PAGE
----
What Is Unit Banking And Its Advantages You Should Know?
What is unit banking? Unit banking is a type of banking system that make reference to a small bank that operates with only one branch and provides banking solutions to a specific community. The unit banking system was originated in United States and is also know as localised banking.
What are the advantages of unit banking?
1. Easy management
Since the unit banking system is operated through a single branch, it's easier to make decision about the operations of the bank.
2. Localised banking
This is the kind of bank that better knows the needs and problem of a community, because they're focused on providing financial services on a small and specific geographic area.
Consider this particular advantage whenever you are aware that you will not need to travel frequently away from your residence.
3. Quick decision
In this system, the bank can make decisions on its own and without depending on a superior central, which means that there will be no delays in banking processes or procedures.
4. Local customer satisfaction
The local customers of a unit banking system will be more than happy by receiving a faster and customized service, instead of waiting a long time, which is one of the disadvantages of branch banking entities.
5. Close relationship with customers
Even the manager of a unit banking system can keep a direct contact with customers whether they're individuals or businessmen.
6. Less capital risk
The risk of being a victim of fraud is minimal due to the ease with which such an institution can be managed.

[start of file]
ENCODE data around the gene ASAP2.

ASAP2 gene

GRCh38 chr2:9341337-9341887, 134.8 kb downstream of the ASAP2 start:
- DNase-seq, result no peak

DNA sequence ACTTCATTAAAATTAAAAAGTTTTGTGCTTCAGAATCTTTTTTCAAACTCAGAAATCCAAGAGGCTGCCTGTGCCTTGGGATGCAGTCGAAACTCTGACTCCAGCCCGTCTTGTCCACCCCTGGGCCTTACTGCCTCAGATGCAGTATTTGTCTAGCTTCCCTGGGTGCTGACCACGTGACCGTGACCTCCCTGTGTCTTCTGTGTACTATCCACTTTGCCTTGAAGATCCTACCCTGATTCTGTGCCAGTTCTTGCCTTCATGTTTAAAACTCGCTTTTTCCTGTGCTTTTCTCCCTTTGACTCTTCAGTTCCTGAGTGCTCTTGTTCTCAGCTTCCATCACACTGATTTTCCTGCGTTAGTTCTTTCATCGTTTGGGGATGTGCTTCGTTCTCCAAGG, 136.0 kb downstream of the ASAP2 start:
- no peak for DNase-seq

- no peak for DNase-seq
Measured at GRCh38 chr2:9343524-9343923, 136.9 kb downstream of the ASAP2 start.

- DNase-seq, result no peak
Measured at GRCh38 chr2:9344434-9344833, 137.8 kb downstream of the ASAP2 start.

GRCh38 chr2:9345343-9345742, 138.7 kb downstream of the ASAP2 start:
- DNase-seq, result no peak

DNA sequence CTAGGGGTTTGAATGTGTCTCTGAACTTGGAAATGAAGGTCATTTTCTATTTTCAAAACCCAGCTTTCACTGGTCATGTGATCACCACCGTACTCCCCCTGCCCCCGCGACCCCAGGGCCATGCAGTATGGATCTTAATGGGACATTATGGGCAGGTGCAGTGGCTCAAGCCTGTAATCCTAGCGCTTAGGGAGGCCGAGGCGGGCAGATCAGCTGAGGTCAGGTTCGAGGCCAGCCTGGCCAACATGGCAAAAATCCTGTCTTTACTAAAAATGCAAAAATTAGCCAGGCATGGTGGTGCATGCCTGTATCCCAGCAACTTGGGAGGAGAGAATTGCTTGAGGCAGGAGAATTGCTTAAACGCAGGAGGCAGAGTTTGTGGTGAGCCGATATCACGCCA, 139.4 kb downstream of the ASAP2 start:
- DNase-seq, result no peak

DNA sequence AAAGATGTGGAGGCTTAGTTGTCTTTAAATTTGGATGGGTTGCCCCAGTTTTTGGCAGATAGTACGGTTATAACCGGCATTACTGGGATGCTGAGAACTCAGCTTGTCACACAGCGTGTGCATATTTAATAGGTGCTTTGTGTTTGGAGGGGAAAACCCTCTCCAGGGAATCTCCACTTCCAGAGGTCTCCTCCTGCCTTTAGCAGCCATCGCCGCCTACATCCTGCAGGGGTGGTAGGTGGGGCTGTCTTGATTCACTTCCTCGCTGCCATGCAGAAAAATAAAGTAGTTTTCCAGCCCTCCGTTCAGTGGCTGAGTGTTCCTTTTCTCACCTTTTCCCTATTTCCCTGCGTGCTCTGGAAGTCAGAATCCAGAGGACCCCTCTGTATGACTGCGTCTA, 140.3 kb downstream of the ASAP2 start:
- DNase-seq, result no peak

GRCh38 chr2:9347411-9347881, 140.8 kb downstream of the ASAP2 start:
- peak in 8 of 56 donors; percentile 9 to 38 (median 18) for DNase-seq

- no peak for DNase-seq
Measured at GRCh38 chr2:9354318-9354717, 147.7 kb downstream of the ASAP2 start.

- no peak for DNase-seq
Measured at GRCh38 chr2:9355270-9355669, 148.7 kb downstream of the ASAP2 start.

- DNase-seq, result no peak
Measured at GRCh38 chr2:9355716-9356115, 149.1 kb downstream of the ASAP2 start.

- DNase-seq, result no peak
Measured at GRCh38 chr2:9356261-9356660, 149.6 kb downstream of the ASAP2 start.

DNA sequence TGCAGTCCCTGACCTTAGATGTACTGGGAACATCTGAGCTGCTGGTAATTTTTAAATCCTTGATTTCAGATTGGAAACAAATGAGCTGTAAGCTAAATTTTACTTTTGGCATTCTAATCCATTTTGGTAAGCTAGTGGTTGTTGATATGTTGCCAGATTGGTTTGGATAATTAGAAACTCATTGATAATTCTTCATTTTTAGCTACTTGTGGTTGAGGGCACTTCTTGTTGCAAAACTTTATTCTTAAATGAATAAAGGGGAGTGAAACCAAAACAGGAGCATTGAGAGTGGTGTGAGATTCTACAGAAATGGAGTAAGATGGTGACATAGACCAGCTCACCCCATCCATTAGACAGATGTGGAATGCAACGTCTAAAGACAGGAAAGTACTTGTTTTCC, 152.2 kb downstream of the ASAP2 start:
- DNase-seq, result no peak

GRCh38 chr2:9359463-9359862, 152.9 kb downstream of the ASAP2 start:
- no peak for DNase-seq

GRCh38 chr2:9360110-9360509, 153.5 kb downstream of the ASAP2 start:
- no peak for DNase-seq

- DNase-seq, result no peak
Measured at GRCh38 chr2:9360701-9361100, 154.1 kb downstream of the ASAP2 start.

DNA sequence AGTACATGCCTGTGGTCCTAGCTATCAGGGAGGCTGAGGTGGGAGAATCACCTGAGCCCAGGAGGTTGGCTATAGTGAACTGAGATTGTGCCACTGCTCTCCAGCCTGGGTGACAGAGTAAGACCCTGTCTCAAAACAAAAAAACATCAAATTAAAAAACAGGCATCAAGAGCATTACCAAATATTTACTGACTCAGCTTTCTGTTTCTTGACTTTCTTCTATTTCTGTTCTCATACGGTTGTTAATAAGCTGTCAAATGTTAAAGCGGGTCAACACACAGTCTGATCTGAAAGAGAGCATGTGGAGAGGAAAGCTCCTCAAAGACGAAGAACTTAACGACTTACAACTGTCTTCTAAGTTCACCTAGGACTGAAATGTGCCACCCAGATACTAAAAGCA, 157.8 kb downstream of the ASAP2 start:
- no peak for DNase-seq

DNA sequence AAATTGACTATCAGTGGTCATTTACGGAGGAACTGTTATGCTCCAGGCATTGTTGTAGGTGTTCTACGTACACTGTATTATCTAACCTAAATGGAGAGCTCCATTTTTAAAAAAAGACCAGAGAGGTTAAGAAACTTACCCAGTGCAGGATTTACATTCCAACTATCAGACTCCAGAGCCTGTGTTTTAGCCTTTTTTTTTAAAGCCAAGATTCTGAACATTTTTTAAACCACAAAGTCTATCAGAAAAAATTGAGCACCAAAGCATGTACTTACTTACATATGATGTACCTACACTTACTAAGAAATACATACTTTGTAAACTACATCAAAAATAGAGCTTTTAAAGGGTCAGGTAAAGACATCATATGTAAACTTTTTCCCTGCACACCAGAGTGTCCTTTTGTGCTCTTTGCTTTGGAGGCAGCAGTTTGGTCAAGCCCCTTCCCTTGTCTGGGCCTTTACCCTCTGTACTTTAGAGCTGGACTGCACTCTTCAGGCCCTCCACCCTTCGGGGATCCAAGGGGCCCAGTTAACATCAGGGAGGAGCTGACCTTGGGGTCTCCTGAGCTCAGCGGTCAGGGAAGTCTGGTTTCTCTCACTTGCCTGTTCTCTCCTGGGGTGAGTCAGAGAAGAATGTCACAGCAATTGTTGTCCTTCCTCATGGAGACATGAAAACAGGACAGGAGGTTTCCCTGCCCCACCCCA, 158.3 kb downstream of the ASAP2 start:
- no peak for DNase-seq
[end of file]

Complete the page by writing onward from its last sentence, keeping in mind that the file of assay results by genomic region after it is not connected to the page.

7. No inefficient branches
Since this kind of bank is focused on a specific and small geographic area, there will not be the amount of claims like banks of branches.
8. Local service improvement
The deposits made on localised banks are used to improve the services provided to its local community.
What are the disadvantages of unit banking?
1. Unable to extend its services to backwards areas
Unit banks are not the best for extending their services to areas that lack banking presence.
In this case it's better to consider the credit unions.
2. All risks in one place
Unlike a bank with several branches, which is able to distribute the risk, a single bank-based system concentrates all its risk in one place, which can lead to a severe operational failure that affects the functionality of the bank.
3. Crisis vulnerability
A single bank will not have too much resources as biggest banks to face financial crisis.
4. Local pressure
Interferences in the local community where this financial entity operates may lead to low performance of its functions.
5. Expensive transfer of funds
If you need to transfer money to an account holder it may be more expensive as the account holder may not be from the same unitary bank.
Remember this disadvantage as long as you are someone who use to make transfer funds frequently to other bank accounts.
6. Limited accessibility
As it's a single bank location, in the event you need to move to any other location, you won't be able to access to a physical branch of the same bank as long as you need face to face assistance.
7. Undesirable competition
Unit banks are operated independently by a different management. This fact lead to undesirable competition between other banks of the same type.
8. Lack of specialization
This type of bank does not usually have many team members trained in various types of banking services.
If you need more specialized services for your banking needs, then you'll need to consider a wider choice.
When it comes to serve a specific local community, the unit banking system could be enough in the first instance, but keep in mind that if you need to move frequently, the lack of branches on these banks could be a factor that you should consider.
Unit banks FAQs
Where the unit banking system is popular in?
The unit banks where originated in United States and became popular in the Southwest and Midwest regions of America.